Sporadic amplification of ID elements in rodents
ID sequences are members of a short interspersed element (SINE) repetitive DNA family within the rodent genome. The copy number of individual ID elements varies by up to three orders of magnitude between species. This amplification has been highly sporadic in the order Rodentia and does not follow any phylogenetic trend. Using library screening and dot-blot analysis, we estimate there are 25,000 copies of ID elements in the deer mouse, 1,500 copies in the gerbil (both cricetid rodents), and 60,000 copies of either ID or ID-like elements in a sciurid rodent (squirrel). By dot-blot analysis, we estimate there are 150,000, 4,000, 1,000, and 200 copies of ID elements in the rat, mouse, hamster, and guinea pig, respectively (which is consistent with previous reports) and 200 copies in the hystricognath rodent, nutria. Therefore, a rapid amplification took place not only after the divergence of rat and mouse but also following the deer mouse (Peromyscus) and hamster split, with no evidence of increased amplifications in hystricognath rodents. No notable variations of sequences from the BC1 genes of several myomorphic rodents were observed that would possibly explain the varied levels of ID amplification. We did observe subgenera and species-group-specific variation in the ID core sequence of the BC1 gene within the genus Peromyscus. Sequence analysis of cloned ID elements in Peromyscus show most ID elements in this genus arose prior to Peromyscus subgenus divergence. Correspondence of the consensus sequence of individual ID elements in gerbil and deer mouse further confirms BC1 as a master gene in ID amplification. Several possible mechanisms responsible for the quantitative variations are explored.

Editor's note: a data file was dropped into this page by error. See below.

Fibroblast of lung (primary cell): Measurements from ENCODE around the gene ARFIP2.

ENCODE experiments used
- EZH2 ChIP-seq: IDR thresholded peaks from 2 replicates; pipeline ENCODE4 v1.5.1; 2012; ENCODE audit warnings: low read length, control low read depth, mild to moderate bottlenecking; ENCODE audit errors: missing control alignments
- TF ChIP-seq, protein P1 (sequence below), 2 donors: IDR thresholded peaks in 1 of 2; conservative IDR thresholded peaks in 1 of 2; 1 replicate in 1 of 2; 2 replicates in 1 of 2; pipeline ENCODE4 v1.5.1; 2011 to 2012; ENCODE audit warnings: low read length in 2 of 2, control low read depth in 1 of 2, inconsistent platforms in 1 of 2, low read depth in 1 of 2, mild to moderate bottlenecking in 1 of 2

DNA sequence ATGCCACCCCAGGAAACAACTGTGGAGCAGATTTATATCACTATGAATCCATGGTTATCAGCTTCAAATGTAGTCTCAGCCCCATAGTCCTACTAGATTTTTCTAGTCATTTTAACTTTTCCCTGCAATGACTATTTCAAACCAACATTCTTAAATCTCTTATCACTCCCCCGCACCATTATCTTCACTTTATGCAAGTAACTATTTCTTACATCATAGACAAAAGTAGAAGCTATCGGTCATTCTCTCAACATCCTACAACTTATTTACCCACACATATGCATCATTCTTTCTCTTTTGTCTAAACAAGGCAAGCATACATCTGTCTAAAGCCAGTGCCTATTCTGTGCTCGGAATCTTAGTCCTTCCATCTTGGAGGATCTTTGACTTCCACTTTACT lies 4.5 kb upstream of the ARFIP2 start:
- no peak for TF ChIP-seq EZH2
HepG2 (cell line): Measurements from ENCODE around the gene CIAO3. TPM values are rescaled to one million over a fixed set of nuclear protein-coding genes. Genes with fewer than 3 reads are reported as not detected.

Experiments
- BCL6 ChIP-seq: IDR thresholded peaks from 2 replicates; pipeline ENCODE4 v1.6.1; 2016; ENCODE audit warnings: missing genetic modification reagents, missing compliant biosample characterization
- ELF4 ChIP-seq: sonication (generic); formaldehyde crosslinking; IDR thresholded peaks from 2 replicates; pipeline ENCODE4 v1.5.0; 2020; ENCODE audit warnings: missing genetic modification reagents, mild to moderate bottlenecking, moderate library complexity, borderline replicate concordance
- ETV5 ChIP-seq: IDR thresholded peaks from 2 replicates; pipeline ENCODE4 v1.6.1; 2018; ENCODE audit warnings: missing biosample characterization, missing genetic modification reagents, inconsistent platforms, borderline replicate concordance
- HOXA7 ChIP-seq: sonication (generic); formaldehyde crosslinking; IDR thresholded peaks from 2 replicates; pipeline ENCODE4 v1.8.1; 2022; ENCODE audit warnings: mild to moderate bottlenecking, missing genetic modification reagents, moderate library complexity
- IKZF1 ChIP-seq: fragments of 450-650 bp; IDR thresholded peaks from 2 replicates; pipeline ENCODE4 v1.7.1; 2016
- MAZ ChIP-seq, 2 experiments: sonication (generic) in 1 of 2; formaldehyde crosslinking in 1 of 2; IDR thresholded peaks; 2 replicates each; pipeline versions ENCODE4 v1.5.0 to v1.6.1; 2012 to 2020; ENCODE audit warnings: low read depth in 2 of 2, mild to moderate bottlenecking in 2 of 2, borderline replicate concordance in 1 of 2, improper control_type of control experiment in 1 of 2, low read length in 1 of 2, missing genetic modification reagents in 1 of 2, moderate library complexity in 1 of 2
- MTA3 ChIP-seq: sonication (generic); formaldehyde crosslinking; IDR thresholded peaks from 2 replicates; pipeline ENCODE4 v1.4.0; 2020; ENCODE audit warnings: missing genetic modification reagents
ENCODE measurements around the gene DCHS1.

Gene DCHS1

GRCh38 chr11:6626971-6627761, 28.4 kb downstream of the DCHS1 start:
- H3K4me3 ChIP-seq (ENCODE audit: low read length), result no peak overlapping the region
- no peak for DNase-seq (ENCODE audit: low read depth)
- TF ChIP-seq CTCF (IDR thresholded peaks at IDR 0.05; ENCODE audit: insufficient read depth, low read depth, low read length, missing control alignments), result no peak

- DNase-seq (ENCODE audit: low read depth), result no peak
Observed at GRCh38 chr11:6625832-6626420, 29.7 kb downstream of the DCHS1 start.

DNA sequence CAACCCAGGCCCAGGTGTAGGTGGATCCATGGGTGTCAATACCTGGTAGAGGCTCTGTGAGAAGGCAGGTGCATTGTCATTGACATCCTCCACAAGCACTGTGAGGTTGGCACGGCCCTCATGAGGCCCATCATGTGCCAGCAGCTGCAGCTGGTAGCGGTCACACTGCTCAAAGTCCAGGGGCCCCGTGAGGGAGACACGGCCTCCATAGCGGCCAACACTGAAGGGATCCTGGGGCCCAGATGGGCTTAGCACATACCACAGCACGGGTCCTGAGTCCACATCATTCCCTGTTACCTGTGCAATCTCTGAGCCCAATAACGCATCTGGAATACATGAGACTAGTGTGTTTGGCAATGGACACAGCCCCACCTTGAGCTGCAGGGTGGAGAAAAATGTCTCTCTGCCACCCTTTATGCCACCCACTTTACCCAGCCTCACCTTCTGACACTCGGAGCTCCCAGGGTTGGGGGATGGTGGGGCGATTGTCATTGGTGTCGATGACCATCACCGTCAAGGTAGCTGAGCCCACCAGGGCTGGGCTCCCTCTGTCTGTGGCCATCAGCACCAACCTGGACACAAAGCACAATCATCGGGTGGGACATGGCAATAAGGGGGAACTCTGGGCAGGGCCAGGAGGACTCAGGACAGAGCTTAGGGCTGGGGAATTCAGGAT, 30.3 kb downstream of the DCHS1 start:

Publication Source (Journal or Book title)
Journal of Molecular Evolution
Kass, D., Kim, J., & Deininger, P. (1996). Sporadic amplification of ID elements in rodents. Journal of Molecular Evolution, 42 (1), 7-14. https://doi.org/10.1007/BF00163205